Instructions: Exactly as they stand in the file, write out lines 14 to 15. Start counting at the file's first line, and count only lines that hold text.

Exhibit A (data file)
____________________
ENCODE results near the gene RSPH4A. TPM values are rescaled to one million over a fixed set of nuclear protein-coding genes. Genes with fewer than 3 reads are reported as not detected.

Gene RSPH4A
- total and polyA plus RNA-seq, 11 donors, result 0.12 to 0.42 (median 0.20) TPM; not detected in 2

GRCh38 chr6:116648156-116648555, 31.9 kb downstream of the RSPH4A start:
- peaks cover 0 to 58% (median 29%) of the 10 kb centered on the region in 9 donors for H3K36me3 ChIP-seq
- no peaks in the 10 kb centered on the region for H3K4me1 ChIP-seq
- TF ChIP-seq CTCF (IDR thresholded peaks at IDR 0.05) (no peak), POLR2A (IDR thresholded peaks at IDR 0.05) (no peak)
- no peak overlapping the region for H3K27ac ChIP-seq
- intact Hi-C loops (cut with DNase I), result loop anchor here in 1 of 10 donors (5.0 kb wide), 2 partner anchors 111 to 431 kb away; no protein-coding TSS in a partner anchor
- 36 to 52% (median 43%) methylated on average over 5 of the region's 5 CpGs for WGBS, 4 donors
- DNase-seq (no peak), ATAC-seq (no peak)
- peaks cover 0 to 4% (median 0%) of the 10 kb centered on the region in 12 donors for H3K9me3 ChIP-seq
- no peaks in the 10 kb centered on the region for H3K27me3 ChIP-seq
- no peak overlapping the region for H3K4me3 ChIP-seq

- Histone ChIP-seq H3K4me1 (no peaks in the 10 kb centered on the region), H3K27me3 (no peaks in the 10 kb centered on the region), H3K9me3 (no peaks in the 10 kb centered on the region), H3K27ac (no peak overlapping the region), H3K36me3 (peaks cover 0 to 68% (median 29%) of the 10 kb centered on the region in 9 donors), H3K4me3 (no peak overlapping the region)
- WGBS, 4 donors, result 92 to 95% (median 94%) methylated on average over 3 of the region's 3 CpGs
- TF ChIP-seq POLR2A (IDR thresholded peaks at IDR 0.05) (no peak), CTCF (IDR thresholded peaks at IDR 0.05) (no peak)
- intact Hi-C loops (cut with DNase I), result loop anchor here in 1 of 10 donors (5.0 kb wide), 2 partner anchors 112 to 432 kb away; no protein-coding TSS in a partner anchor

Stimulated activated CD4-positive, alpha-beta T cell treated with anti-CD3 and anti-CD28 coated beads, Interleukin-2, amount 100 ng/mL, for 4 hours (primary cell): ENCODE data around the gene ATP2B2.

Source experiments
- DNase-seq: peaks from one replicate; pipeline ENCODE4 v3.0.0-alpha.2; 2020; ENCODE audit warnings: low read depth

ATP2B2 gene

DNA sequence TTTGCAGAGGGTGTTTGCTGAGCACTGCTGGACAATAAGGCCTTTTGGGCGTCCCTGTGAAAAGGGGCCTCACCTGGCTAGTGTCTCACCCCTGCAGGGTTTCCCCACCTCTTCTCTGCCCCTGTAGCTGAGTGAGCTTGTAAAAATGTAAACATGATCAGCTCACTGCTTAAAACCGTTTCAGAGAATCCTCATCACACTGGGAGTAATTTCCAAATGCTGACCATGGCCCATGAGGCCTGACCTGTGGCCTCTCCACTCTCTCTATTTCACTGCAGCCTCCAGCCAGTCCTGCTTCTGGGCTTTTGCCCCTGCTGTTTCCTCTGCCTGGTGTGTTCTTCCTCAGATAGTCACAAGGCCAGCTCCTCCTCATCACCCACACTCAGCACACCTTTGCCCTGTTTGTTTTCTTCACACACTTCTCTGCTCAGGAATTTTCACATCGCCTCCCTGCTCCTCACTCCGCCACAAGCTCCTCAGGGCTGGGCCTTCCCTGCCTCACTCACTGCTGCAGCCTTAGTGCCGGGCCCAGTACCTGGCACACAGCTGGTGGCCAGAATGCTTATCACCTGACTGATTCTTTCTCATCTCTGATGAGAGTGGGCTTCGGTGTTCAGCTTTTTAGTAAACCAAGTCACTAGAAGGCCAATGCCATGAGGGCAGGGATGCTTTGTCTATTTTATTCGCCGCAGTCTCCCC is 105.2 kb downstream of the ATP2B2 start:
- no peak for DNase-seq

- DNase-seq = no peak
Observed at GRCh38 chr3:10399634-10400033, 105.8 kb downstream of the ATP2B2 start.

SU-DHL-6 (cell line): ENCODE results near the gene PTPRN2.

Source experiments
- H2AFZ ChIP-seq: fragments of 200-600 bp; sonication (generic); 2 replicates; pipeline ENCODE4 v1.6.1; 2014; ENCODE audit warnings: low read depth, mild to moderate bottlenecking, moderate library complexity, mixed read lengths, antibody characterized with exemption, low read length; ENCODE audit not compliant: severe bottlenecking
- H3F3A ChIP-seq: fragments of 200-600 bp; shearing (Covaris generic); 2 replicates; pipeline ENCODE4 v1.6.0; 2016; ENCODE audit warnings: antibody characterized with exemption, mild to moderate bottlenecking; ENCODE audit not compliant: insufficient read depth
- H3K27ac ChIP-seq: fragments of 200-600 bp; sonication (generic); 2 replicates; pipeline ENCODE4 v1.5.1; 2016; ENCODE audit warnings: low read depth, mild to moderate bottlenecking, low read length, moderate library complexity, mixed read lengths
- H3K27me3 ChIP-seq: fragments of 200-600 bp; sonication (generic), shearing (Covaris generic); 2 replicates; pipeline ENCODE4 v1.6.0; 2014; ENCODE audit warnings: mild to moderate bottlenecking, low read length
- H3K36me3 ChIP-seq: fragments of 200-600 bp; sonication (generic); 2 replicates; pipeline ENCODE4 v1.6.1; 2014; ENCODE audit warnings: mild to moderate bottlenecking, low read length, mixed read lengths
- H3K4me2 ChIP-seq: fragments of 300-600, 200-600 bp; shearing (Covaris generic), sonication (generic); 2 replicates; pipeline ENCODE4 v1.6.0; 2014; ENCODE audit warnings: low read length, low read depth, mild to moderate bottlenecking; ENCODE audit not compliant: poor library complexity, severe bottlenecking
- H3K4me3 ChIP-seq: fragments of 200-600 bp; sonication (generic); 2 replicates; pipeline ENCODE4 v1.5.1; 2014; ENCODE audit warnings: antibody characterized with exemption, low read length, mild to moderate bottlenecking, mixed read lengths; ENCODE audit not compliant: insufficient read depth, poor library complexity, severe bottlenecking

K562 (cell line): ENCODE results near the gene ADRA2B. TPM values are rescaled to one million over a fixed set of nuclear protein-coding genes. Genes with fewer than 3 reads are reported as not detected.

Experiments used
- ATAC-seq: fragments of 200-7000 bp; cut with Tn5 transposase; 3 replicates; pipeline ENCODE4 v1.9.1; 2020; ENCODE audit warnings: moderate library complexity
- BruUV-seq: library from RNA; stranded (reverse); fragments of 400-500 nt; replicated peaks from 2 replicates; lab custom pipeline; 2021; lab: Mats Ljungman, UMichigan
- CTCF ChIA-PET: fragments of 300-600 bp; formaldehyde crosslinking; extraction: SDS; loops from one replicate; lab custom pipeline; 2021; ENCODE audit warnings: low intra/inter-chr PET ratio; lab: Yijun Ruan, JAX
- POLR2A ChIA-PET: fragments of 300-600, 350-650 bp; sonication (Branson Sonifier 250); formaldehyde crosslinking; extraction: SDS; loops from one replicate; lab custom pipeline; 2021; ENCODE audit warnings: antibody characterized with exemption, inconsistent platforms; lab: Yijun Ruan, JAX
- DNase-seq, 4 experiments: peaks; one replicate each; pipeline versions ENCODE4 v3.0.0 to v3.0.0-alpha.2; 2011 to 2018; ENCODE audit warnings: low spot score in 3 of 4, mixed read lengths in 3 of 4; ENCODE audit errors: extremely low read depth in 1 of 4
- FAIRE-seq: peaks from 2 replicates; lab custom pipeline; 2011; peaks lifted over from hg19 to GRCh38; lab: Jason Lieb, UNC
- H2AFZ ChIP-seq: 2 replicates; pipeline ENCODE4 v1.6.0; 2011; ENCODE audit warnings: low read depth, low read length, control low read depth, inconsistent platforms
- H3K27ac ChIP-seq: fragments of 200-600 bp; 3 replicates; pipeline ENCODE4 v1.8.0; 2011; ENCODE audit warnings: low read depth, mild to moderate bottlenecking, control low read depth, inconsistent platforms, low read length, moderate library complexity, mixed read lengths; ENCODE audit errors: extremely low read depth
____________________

- no peak overlapping the region for H3K4me3 ChIP-seq

- Histone ChIP-seq H3K4me1 (no peaks in the 10 kb centered on the region), H3K27me3 (no peaks in the 10 kb centered on the region), H3K9me3 (no peaks in the 10 kb centered on the region), H3K27ac (no peak overlapping the region), H3K36me3 (peaks cover 0 to 68% (median 29%) of the 10 kb centered on the region in 9 donors), H3K4me3 (no peak overlapping the region)